Going deeper may require more abstract excursions


Monitor — by Joe Reifer

Outside the morass of online photography talk there must somewhere lie something more pure and true. Beyond the tiresome “look at this” or “I did this” or “I shoot with this.” That’s all filler, man. Entertainment. And I’m as guilty as the next guy. I’ve hinted before with some abstraction at my dissatisfaction with the state of photography on the internet. I’ve found that an extremely useful psychological tool to use when something is bothering me is the turnaround — taking external finger pointing and examining whether the root cause is really internal. Perhaps my lack of inspiration with photography blogs also applies to my own little soapbox. And not to go all new age on you, but thanks to Craig Tanner for hipping me to the book Loving What Is at a workshop a few years back. Get by the “honey” language, and The Work is some powerful stuff.

So how do we go deeper than normal? Delve into the depths of what inspires so many of us to carry around these little boxes that leave an imprint on film or sensors or glass plates or whatever? I mean, there’s a lot of great photo books to ponder, but not a lot of words on photography that are truly astute. Throw out all of the academic bullshit. I don’t want to hear a stupid podcast. Who is the half-drunk, Jack Kerouac of photo blogging? I don’t think there is one.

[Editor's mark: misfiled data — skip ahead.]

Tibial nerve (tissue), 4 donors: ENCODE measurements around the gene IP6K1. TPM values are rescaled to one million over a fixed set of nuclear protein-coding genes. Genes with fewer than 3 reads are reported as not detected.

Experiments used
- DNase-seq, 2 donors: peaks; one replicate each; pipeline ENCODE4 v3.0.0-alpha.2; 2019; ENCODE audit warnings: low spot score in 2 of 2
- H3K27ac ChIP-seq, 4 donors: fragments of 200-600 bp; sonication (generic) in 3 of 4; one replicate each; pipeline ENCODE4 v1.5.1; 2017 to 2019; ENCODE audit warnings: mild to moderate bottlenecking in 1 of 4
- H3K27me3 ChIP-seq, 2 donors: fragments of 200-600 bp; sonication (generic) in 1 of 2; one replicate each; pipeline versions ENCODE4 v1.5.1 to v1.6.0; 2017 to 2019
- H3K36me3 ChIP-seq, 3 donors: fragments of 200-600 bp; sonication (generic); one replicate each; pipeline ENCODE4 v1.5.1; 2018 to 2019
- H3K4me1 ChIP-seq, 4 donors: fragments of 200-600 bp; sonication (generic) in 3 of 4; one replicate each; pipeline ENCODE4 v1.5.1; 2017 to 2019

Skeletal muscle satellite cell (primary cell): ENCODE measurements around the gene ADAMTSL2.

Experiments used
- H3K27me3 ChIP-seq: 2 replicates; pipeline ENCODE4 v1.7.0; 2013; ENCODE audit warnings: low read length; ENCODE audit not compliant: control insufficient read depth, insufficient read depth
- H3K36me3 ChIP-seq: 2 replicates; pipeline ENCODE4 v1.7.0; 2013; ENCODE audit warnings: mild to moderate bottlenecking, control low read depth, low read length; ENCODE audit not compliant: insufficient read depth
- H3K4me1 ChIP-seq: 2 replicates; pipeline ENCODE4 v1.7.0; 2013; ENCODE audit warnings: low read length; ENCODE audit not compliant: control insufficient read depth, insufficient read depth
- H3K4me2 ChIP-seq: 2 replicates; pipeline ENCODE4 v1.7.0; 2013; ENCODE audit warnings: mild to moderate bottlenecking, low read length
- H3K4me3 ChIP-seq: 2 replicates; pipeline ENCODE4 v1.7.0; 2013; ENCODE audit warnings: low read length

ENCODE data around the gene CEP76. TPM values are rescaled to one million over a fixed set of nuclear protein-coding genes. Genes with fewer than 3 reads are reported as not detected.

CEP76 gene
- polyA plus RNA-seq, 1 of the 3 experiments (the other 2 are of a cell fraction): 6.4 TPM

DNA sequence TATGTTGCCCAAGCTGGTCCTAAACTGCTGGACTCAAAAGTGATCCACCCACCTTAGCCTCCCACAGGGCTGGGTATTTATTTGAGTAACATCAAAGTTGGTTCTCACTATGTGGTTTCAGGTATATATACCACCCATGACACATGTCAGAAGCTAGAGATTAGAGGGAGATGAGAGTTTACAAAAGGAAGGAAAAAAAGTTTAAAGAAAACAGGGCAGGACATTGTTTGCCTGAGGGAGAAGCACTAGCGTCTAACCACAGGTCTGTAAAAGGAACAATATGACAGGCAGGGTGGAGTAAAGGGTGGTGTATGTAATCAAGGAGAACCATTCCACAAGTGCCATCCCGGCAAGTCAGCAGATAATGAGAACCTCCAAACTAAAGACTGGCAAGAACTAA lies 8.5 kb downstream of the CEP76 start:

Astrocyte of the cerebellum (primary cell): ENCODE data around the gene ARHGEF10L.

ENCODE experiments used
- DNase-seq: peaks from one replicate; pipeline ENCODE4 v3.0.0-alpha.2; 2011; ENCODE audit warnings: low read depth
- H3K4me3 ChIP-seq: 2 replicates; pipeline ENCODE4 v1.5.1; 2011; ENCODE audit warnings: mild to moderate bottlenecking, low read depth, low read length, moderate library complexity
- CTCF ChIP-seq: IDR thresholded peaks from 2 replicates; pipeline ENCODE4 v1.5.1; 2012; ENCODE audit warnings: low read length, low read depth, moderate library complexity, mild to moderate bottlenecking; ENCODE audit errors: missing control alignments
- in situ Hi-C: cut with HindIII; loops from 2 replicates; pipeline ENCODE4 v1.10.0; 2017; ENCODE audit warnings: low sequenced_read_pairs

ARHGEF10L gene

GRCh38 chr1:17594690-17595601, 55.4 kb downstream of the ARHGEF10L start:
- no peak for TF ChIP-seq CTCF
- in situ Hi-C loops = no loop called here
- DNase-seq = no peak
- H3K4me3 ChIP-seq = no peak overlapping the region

I’m tired of reading about the photography business. Those two words hardly go together for most of us. I’m taking out the word business. Where’s my liquid paper. Get rid of the business part. I want to focus on pure photography.

And all of this technique stuff. Wow there sure are a lot of techniques you can learn to make your photos look like everyone else’s photos. Use your flash to do this, use Photoshop to do that. God that bores me to tears sometimes.